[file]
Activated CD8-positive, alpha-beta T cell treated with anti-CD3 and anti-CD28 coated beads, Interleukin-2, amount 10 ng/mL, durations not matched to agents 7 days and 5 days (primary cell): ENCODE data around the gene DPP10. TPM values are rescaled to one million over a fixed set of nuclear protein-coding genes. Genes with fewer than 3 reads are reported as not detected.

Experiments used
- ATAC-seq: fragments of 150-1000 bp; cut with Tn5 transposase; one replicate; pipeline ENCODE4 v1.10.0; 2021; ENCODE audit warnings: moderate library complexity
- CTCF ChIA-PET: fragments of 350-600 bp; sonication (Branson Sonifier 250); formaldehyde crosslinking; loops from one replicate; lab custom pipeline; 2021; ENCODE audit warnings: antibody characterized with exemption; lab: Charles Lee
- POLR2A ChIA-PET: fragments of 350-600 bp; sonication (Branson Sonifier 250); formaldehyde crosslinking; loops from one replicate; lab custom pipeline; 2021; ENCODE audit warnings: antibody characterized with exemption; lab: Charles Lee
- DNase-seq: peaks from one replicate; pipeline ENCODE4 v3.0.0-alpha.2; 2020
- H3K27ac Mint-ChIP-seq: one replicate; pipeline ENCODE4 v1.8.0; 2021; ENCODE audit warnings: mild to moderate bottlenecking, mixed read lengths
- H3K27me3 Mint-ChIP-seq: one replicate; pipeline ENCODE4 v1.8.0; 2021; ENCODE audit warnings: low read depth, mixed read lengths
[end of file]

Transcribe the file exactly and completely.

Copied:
Activated CD8-positive, alpha-beta T cell treated with anti-CD3 and anti-CD28 coated beads, Interleukin-2, amount 10 ng/mL, durations not matched to agents 7 days and 5 days (primary cell): ENCODE data around the gene DPP10. TPM values are rescaled to one million over a fixed set of nuclear protein-coding genes. Genes with fewer than 3 reads are reported as not detected.

Experiments used
- ATAC-seq: fragments of 150-1000 bp; cut with Tn5 transposase; one replicate; pipeline ENCODE4 v1.10.0; 2021; ENCODE audit warnings: moderate library complexity
- CTCF ChIA-PET: fragments of 350-600 bp; sonication (Branson Sonifier 250); formaldehyde crosslinking; loops from one replicate; lab custom pipeline; 2021; ENCODE audit warnings: antibody characterized with exemption; lab: Charles Lee
- POLR2A ChIA-PET: fragments of 350-600 bp; sonication (Branson Sonifier 250); formaldehyde crosslinking; loops from one replicate; lab custom pipeline; 2021; ENCODE audit warnings: antibody characterized with exemption; lab: Charles Lee
- DNase-seq: peaks from one replicate; pipeline ENCODE4 v3.0.0-alpha.2; 2020
- H3K27ac Mint-ChIP-seq: one replicate; pipeline ENCODE4 v1.8.0; 2021; ENCODE audit warnings: mild to moderate bottlenecking, mixed read lengths
- H3K27me3 Mint-ChIP-seq: one replicate; pipeline ENCODE4 v1.8.0; 2021; ENCODE audit warnings: low read depth, mixed read lengths